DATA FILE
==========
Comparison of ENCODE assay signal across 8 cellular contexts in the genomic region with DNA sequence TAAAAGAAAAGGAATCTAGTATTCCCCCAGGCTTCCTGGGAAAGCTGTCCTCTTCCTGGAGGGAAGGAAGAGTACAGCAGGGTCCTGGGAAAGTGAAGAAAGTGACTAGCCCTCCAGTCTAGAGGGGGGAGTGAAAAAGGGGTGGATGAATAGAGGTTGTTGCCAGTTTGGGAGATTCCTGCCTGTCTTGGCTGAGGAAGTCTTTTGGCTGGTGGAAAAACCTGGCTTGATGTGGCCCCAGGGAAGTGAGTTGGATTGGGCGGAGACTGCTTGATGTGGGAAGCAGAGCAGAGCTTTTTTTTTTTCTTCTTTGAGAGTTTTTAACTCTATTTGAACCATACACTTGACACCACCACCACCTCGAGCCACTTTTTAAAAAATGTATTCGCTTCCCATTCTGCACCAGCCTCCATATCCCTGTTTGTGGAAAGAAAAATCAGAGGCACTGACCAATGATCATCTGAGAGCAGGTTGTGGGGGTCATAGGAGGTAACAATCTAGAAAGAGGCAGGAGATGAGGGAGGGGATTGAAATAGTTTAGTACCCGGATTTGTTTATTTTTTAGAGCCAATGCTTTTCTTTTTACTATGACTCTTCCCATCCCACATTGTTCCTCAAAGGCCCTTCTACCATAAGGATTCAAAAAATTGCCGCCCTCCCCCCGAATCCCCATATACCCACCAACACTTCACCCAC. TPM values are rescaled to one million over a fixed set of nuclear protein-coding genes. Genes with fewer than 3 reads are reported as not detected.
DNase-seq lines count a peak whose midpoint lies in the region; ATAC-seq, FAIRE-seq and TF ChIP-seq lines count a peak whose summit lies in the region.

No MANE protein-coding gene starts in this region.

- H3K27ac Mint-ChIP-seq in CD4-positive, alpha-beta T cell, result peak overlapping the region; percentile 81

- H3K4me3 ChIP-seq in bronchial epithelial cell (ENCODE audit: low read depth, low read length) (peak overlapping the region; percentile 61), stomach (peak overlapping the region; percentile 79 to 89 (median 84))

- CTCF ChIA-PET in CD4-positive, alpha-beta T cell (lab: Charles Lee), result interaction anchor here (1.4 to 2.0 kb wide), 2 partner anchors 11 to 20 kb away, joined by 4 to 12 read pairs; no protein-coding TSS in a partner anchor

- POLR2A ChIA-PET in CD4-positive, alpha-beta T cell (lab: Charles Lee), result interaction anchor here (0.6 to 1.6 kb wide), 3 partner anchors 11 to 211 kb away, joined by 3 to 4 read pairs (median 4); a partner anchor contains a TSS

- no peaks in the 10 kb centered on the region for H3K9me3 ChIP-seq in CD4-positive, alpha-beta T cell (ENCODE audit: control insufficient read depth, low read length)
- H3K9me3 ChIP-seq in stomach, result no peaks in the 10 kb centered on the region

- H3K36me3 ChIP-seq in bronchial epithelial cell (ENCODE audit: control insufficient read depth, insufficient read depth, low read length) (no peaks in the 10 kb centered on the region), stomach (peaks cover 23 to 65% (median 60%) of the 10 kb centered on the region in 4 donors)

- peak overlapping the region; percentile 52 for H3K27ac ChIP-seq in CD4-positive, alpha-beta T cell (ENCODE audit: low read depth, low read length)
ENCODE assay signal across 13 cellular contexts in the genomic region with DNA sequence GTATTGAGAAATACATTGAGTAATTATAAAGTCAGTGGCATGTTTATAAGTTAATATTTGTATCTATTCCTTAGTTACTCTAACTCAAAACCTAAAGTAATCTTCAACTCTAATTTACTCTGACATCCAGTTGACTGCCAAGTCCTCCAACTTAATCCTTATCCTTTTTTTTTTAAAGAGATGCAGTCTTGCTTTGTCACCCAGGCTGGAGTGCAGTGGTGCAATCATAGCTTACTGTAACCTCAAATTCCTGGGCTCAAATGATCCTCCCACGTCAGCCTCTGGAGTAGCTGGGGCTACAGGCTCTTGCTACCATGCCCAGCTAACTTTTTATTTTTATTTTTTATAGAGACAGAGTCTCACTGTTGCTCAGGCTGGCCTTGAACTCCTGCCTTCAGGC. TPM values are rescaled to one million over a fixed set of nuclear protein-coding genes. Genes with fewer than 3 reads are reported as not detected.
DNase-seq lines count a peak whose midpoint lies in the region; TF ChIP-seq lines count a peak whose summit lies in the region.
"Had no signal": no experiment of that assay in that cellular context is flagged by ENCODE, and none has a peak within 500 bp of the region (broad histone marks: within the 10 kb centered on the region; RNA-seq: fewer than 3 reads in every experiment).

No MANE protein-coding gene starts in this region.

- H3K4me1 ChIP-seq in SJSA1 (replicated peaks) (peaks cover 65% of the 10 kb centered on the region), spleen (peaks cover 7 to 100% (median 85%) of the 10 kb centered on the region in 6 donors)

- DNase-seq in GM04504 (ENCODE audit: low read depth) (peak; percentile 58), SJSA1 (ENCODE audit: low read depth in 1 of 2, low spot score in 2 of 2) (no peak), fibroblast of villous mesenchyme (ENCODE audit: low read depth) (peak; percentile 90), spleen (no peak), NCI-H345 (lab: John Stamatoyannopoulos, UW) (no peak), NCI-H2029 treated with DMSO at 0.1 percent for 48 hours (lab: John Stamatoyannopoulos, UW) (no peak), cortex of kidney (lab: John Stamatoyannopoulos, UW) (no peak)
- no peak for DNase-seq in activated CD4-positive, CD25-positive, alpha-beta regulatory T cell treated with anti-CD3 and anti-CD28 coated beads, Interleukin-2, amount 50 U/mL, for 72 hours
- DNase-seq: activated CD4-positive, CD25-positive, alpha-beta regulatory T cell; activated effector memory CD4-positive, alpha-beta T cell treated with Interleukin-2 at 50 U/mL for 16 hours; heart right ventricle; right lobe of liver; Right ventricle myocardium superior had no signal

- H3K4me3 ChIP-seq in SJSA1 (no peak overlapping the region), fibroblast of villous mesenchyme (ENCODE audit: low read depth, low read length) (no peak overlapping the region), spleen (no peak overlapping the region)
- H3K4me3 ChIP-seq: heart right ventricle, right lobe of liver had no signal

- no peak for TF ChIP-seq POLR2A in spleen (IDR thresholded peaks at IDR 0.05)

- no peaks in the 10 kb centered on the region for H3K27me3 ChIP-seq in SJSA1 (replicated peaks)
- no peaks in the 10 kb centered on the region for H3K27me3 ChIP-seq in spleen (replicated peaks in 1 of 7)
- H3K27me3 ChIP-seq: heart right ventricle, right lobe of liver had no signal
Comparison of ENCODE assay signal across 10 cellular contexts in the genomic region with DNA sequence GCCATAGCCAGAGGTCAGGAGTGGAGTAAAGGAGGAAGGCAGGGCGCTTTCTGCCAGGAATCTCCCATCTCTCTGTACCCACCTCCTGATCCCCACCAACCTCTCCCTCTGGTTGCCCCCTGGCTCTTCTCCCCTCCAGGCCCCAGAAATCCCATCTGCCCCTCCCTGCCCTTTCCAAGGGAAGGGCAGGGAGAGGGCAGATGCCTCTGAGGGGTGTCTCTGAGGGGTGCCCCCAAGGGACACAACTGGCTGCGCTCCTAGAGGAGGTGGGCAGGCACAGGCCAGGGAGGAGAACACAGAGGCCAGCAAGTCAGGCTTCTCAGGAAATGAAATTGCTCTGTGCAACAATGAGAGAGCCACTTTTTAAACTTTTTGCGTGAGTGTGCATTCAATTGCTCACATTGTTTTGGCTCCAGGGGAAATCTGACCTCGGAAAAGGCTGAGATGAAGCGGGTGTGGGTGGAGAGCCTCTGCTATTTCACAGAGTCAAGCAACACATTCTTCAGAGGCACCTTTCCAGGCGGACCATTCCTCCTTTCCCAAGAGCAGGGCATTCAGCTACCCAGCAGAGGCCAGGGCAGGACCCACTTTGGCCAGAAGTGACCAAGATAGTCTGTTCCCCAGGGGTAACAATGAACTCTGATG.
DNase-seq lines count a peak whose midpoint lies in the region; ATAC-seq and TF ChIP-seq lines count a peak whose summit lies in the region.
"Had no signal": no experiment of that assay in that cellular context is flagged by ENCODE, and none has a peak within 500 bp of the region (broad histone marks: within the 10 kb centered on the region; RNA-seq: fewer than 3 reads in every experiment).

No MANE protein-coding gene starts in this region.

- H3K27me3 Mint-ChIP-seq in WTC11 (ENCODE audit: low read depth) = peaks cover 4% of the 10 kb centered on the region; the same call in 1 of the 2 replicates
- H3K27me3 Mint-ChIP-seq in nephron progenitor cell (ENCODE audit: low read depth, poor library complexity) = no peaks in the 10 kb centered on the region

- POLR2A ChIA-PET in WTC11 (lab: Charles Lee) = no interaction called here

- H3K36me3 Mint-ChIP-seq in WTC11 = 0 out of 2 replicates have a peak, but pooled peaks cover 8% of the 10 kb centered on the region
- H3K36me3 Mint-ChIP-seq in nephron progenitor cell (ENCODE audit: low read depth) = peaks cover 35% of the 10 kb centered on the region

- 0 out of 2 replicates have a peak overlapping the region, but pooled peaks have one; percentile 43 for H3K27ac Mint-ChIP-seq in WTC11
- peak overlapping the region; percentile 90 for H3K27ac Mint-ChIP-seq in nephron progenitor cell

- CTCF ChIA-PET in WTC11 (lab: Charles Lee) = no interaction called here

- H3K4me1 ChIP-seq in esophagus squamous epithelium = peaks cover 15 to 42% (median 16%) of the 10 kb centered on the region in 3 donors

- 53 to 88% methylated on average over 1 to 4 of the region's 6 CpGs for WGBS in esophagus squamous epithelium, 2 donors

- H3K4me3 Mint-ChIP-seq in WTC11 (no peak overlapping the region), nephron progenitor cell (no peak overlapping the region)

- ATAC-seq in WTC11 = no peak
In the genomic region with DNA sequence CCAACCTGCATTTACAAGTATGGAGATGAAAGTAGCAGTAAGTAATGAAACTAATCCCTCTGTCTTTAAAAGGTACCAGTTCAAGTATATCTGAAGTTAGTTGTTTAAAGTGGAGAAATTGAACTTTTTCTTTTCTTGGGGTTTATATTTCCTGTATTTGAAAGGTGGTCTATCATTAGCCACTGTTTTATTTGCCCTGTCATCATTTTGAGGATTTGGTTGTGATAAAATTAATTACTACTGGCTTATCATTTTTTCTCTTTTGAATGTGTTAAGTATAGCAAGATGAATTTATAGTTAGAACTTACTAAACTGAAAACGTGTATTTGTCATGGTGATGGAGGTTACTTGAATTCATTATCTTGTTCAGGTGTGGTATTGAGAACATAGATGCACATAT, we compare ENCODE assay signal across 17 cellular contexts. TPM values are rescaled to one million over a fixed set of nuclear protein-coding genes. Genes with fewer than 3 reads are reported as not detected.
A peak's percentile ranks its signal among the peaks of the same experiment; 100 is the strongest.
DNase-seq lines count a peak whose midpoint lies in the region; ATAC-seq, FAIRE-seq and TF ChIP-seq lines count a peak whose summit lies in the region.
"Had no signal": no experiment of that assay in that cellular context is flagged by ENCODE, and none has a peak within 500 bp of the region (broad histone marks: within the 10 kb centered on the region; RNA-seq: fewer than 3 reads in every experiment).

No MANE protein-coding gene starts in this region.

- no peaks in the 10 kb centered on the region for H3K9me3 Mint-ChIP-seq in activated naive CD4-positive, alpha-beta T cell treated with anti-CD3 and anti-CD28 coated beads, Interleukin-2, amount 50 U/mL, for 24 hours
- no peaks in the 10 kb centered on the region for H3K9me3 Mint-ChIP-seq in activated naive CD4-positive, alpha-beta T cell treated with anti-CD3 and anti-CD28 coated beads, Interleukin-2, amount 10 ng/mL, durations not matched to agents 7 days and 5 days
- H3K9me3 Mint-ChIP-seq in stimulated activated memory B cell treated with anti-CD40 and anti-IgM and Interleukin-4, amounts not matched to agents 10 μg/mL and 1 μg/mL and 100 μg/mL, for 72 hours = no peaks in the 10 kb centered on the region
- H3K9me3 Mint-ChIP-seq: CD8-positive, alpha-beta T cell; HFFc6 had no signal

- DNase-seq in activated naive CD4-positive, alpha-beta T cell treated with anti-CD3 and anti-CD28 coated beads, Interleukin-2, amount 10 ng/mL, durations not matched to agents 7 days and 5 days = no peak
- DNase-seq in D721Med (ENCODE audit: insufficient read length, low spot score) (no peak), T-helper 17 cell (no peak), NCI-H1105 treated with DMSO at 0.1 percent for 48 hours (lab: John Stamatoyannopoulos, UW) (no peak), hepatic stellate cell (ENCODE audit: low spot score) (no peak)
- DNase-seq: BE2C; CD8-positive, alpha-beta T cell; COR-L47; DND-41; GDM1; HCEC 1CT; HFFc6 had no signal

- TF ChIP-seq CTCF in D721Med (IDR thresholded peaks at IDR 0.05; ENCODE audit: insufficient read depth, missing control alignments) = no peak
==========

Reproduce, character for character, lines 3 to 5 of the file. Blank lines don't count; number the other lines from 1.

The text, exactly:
No MANE protein-coding gene starts in this region.

- H3K27ac Mint-ChIP-seq in CD4-positive, alpha-beta T cell, result peak overlapping the region; percentile 81

- H3K4me3 ChIP-seq in bronchial epithelial cell (ENCODE audit: low read depth, low read length) (peak overlapping the region; percentile 61), stomach (peak overlapping the region; percentile 79 to 89 (median 84))